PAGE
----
Then came one of those moments you don’t forget — a member of our writers group, Melanie Typaldos, author of a middle grade book featuring a capybara, had a pre-surgery party, and I sat by John. I don’t really remember anything about the party other than him and our intense conversation about writing, the pain of creation, and living as an artist with only one foot in reality.
Afterward we wrote each other rather exuberant emails on writing and decided to meet more often. Our discussions went all over the place — novel inspiration, themes from our lives that melted into our fiction, and the painful nature of trying to wrestle with the forces of creation, whether in writing, like we both did, or as a painter and illustrator (John illustrated dozens of children’s books) and photographer (I was working as a portrait photographer at the time.)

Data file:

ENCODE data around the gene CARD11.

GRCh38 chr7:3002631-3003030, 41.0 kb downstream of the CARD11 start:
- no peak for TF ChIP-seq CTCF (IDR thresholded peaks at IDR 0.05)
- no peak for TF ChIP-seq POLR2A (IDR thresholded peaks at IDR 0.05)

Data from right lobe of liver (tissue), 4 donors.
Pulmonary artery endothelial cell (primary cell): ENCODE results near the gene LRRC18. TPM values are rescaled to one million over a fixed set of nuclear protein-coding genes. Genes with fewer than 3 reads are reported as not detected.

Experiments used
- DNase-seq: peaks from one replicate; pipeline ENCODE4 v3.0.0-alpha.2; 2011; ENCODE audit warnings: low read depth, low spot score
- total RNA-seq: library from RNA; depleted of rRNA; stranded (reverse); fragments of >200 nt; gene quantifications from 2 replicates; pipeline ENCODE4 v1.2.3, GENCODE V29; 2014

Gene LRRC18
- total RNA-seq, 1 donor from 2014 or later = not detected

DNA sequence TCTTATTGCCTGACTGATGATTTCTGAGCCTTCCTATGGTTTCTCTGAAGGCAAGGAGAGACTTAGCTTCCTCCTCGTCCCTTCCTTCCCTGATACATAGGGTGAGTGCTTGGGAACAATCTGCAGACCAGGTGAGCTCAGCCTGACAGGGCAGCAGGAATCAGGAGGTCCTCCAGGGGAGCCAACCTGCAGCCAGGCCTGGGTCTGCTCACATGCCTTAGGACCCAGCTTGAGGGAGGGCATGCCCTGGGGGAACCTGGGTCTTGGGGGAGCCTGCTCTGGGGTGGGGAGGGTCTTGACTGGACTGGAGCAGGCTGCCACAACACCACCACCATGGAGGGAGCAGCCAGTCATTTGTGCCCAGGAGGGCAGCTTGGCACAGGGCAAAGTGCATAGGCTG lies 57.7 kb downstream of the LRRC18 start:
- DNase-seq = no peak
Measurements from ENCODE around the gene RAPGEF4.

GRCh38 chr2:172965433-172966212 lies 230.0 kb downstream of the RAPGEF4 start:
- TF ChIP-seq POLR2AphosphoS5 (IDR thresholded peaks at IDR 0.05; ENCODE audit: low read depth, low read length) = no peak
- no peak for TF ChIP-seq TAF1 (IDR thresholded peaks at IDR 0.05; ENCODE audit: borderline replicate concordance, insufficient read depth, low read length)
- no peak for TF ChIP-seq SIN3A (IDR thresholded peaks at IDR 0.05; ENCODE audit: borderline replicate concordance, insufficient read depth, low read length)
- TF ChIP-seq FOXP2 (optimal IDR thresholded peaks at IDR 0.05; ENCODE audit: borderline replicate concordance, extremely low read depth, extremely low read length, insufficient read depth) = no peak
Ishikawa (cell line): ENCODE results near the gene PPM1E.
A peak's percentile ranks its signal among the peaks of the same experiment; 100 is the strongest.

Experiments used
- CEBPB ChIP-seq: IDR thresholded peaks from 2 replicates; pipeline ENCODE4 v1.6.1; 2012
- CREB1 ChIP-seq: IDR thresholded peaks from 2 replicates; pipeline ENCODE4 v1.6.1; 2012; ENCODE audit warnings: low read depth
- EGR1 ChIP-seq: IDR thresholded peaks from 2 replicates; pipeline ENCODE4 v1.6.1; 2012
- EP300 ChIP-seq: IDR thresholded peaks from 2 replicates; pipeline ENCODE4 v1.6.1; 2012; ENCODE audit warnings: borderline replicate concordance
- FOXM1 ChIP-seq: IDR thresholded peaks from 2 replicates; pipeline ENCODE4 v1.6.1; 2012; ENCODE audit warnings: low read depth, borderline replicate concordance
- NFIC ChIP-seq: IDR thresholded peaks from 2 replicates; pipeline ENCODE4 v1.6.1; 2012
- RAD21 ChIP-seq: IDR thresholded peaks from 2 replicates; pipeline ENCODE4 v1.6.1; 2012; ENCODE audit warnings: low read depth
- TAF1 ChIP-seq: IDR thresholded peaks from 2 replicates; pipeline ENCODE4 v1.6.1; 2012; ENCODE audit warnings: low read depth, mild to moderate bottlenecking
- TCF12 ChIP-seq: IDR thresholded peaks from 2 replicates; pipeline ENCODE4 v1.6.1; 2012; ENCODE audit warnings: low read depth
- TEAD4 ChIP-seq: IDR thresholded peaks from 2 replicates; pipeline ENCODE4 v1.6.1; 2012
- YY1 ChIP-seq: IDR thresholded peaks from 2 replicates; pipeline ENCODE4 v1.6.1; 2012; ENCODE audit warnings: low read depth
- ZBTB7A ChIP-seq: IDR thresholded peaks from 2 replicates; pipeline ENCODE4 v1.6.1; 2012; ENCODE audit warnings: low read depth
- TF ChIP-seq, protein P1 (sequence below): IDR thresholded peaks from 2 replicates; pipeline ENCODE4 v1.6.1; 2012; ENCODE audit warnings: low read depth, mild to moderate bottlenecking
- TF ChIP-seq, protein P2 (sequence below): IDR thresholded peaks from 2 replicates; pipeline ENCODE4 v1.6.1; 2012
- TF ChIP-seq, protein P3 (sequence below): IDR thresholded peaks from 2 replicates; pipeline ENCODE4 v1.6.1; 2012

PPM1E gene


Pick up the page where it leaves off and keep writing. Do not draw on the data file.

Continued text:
In one of our email conversations during this period he told me this:
There is a feeling like no other in knowing you have done something that is truly good. It doesn’t happen often, mysteriously elusive, but when it does, you’re somehow in touch with your higher self. Something beyond the self. Every once in a while I am blessed with a gift from the infinite.John Asher — September 2006
By the end of the year, we were talking on the phone every day, Monday through Friday, around 2:00, the last hour before my girls got home from school. We read each other sections of our books. Talked about our queries to agents. Commiserated over rejections. These daily conversations went on for another 10 years, punctuated with group meetings, happy hours, and the restaurants where we became such regulars that the waiters knew us by name and placed our orders as we found a table. He never failed to send me a Valentine in those early years, original sketches and mixed media I still love to take out.